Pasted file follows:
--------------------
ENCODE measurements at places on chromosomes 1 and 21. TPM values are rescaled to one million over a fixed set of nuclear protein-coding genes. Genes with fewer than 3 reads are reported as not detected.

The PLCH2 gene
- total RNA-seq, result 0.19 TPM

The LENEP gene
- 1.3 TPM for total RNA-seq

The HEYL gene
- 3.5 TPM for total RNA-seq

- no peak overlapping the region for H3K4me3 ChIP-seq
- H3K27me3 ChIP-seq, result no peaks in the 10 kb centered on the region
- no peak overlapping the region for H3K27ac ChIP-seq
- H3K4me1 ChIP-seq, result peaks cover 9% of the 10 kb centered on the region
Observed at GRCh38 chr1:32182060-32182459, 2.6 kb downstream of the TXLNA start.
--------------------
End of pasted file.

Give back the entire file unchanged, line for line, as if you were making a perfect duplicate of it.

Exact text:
ENCODE measurements at places on chromosomes 1 and 21. TPM values are rescaled to one million over a fixed set of nuclear protein-coding genes. Genes with fewer than 3 reads are reported as not detected.

The PLCH2 gene
- total RNA-seq, result 0.19 TPM

The LENEP gene
- 1.3 TPM for total RNA-seq

The HEYL gene
- 3.5 TPM for total RNA-seq

- no peak overlapping the region for H3K4me3 ChIP-seq
- H3K27me3 ChIP-seq, result no peaks in the 10 kb centered on the region
- no peak overlapping the region for H3K27ac ChIP-seq
- H3K4me1 ChIP-seq, result peaks cover 9% of the 10 kb centered on the region
Observed at GRCh38 chr1:32182060-32182459, 2.6 kb downstream of the TXLNA start.